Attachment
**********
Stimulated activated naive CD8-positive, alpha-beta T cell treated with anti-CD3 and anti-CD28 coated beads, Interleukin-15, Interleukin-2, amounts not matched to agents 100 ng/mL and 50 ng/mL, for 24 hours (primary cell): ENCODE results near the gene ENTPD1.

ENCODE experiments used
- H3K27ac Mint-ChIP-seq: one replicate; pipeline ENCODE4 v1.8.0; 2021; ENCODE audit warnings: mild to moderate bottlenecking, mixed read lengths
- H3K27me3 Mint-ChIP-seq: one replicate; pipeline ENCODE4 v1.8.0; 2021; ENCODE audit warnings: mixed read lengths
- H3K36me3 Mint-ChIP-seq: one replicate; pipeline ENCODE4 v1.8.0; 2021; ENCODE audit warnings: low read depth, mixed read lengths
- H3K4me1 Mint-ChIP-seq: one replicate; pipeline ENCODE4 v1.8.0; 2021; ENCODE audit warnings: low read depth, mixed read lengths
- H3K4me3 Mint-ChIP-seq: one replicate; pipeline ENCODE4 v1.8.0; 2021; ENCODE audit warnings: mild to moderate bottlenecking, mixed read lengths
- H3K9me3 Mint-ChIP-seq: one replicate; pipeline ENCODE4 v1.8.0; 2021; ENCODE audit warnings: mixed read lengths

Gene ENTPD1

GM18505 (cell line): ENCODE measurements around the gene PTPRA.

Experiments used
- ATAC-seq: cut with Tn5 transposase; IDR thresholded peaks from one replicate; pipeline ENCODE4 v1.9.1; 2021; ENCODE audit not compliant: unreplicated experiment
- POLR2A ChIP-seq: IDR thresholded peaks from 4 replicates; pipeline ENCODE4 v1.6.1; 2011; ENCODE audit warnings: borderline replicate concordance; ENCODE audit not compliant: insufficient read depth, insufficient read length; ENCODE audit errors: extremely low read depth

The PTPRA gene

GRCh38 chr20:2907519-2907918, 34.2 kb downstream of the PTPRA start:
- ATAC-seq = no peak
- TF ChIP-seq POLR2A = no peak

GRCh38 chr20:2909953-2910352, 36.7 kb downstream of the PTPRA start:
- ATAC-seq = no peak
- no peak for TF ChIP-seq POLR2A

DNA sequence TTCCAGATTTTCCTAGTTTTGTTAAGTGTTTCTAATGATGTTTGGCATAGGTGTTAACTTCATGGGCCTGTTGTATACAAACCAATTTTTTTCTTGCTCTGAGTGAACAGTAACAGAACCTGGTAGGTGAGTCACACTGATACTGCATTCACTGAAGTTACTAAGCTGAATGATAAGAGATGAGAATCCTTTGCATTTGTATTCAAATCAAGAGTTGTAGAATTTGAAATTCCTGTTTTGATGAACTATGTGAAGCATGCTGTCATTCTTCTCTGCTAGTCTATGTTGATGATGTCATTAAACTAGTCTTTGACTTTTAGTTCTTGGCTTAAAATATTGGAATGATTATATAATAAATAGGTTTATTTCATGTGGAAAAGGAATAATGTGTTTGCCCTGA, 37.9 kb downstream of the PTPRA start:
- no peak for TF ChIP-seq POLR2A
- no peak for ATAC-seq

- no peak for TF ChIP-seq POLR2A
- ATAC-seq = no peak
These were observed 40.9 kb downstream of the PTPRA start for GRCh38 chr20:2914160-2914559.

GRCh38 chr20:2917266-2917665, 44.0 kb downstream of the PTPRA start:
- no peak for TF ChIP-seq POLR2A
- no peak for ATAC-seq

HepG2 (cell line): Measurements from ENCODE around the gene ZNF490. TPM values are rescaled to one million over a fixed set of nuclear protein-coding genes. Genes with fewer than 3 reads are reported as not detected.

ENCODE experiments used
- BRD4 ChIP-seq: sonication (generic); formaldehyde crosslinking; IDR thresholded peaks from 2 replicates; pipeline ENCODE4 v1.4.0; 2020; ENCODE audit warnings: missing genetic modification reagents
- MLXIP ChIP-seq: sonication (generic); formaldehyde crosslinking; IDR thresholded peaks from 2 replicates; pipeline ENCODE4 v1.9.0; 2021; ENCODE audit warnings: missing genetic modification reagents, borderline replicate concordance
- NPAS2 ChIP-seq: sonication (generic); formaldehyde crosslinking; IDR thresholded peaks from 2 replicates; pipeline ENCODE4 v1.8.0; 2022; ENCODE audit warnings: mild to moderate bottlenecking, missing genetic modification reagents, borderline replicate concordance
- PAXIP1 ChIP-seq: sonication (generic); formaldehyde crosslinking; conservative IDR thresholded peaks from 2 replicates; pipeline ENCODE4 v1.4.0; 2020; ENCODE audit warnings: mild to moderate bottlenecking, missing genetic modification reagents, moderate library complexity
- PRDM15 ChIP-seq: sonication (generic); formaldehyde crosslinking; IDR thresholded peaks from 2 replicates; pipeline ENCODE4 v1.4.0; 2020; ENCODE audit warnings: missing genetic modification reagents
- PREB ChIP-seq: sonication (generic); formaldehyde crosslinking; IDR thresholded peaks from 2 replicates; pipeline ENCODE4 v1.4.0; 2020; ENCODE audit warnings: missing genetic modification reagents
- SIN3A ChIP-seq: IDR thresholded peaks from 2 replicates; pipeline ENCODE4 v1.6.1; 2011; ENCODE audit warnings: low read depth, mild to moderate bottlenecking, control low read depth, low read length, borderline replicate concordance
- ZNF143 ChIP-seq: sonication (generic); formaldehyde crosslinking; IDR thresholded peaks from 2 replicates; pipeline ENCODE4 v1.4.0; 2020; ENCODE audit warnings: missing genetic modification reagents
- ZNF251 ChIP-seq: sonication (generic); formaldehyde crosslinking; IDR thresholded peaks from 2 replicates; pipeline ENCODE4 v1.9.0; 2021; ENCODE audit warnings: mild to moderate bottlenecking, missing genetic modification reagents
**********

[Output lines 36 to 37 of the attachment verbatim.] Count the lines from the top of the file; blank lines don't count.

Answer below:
- PRDM15 ChIP-seq: sonication (generic); formaldehyde crosslinking; IDR thresholded peaks from 2 replicates; pipeline ENCODE4 v1.4.0; 2020; ENCODE audit warnings: missing genetic modification reagents
- PREB ChIP-seq: sonication (generic); formaldehyde crosslinking; IDR thresholded peaks from 2 replicates; pipeline ENCODE4 v1.4.0; 2020; ENCODE audit warnings: missing genetic modification reagents